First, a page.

Eza King

Master’s Student, Chiang Mai University

This research will aim to contribute to the understanding of market-based natural resource governance projects in general and their potential usefulness as a conservation tool to restore and conserve watershed forestlands in Northern Thailand. The research will study the case of AURA PES (Payment for Ecosystem Services), where Aura (a bottled mineral water company) has make payments for efforts to reforest a plot of land upland from their water source. This research will identify new expertise or understandings that result from the AURA PES project and what each stakeholder expects for the outcomes and will examine if the project exasperates or helps alleviate contesting claims to authority over forestland stewardship.  It will be guided by the following research questions:

   1) What was the operational process of the AURA PES project and how are actors in this project negotiating for their own benefit?

  2) What new environmental expertise resulted from the project and how were they promoted?

  3) How has the AURA PES project influence local perceptions of territoriality or impacted any existing territorial conflicts?

Rodney Kirarock

The growth and development of fisheries ecolabeling schemes in the Western and Central Pacific is a new trend of market based environmental governance. The Marine Stewardship Council (MSC) certification of the Parties to the Nauru Agreement (PNA) free-school skipjack tuna fishery signifies the shift from the traditional state regulation to non-state market driven (NSMD) governance framework. Using this framework, the PNA has developed its Pacifical brand to promote the PNA and market its products.

This research is a case study in Papua New Guinea (PNG), the biggest player in the PNA. It aims to analyse the shift from state control to NSMD governance, the interaction of environmental governance in fisheries between public and private institutions, and the economic and development potential arising from the MSC. Generally, the research attempts to answer three broad questions – (i) What are the PNA policies and strategies in managing and controlling the tuna fishery?; (ii) Does the PNA MSC scheme improve PNA management and control over tuna resources?; and (iii) What are the economic and development potentials of the PNA Pacifical model?

Read Rodney’s research here: Thesis Rodney Kirarock

Renée McWhirter

Master’s Student, Geography, York University

Summary: This research will look at the increase in market-based conservation efforts in Southeast Asia and the proliferation of non-state actors engaging in governance strategies. Rapid economic development in Vietnam has pushed the country into the limelight for many transnational organisations and businesses. Traditionally in Vietnam, the consumption of wild meat has been associated with status and power. Wild meat also provides important food and livelihood functions for people living in rural tropical regions. The central research questions which guide my research are: What is wild meat in Vietnam, to whom? And, how do NGOs fit into broader narratives of conservation and environmental governance. Several sub-questions come from this including: Who is included in defining wild meat? How do these stakeholders understand and perform their role in the consumption or conservation of various wild meat species? How does the performance of gender influence consumption or conservation strategies? Are current market-based strategies perceived as ‘successful’ by various stakeholders in wild meat?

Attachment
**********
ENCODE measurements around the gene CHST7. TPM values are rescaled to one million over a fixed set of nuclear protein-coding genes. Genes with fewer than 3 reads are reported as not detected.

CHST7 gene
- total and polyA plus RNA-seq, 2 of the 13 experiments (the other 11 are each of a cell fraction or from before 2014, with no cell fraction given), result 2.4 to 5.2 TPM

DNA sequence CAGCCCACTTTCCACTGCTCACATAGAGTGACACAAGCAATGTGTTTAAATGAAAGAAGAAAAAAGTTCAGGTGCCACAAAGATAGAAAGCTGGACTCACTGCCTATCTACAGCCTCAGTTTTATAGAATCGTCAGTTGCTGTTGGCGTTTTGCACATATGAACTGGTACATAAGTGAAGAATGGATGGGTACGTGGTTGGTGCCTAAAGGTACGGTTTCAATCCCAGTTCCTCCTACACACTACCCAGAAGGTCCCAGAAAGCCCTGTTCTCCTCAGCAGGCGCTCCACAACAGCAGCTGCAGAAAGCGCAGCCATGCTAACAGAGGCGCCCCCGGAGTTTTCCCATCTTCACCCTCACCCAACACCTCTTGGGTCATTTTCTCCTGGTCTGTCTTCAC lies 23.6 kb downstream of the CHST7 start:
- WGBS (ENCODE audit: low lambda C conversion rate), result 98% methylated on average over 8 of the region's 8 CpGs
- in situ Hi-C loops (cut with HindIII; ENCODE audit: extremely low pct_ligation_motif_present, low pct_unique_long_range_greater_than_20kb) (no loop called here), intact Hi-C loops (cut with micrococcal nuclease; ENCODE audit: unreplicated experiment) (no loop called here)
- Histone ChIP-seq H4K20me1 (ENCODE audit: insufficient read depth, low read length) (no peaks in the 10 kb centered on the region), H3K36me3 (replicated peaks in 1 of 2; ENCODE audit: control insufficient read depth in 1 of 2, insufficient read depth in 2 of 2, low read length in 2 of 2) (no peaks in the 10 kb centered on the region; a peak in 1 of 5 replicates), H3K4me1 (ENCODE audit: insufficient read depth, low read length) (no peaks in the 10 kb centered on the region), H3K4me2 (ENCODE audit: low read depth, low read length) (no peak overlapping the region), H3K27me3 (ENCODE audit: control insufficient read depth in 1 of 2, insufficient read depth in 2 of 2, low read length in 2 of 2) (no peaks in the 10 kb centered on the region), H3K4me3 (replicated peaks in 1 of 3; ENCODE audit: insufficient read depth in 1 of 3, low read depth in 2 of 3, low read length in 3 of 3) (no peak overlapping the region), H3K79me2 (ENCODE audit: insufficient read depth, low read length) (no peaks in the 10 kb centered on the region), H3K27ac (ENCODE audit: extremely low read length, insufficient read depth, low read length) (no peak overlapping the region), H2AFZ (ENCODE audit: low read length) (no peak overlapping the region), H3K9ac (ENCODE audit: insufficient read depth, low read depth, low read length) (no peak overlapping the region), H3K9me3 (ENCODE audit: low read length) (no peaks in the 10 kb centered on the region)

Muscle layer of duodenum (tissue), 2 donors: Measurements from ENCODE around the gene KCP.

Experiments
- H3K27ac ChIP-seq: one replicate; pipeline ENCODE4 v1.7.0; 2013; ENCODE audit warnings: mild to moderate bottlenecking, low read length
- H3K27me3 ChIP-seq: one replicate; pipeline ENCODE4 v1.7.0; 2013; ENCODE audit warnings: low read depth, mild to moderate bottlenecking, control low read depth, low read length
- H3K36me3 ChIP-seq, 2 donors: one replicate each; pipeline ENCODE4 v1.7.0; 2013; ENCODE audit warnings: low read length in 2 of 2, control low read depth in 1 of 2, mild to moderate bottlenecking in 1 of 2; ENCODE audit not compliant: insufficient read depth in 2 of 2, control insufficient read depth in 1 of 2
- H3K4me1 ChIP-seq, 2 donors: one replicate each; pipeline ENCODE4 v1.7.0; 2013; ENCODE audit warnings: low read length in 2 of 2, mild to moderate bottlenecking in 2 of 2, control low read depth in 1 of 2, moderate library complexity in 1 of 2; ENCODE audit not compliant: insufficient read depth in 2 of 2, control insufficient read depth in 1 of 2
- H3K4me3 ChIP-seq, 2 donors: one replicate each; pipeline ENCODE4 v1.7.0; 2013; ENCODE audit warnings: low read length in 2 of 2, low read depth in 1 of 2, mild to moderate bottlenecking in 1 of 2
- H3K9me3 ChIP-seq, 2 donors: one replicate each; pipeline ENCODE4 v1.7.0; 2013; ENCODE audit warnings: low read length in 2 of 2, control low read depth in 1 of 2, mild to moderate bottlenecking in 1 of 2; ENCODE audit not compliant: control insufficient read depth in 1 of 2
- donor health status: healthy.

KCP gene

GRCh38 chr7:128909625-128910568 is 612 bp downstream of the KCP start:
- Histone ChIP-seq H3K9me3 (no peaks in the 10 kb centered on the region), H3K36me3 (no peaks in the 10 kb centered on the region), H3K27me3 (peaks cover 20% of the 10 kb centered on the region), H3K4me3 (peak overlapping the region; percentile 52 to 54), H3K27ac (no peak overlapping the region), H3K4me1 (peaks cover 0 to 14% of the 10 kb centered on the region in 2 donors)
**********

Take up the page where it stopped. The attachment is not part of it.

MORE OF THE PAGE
Yavanna Puts
Msc Applied Communication Science (ACS) 2016, Wageningen University, The Netherlands
Title: Influence of framing on the Thai fisheries reform
Summary: My research concerns the different frames of solving issues in the Thai fishing industry, specifically labour abuse. Actors in the Thai fishing industry have had an opportunity to show leadership in sustainable development, especially in the relationship between environmental and social sustainability. My research focuses on these opportunities by analyzing different approaches to combating labour abuse. There are two aspects to this research: first, an analysis of the frames in the pressures to reform the Thai fisheries that the Thai industry and government is experiencing from international trade partners, such as the EU and the US. Second, an overview of the different responses that have come from the government and industry actors, and how these regulations and projects affect and represent migrant workers and fishers. My hypothesis is that collaborations with groups that represent or work closely with migrant workers and fishers see different solutions from the international community, and their insights provide the most space for change.

 

Mom Sary

M.A student, Faculty of Social Sciences, Chiang Mai University

Summary: This research attempts to describe and analyze state and non-state actor interactions in mangrove resource management through the establishment of Community Protected Areas (CPAs) including the different strategies that involve local people and their livelihood outcomes. Moreover, possibilities of positive mangrove governance can be supplemented through the models and learning from state and non-state actors’ interactions in other locations. In particular the research seeks to answer the following questions:

  1. What are the key factors that influence the current process and patterns of decentralization for CPA management? How are stakeholders involved as hybrid governance system in mangrove conservation and management?
  2. How does the local community perceive decentralization and what tools or processes are used to negotiate with the dominant power for both community livelihoods and mangrove forest conservation? What differences are there within the community in how they understand and negotiate important issues?
  3. How are non-state market driven (NSMD) systems of environmental governance viewed and used by state actors, villagers, and NGOs as alternative methods for governance of mangrove forest in Peam Krasoap Wildlife Sanctuary?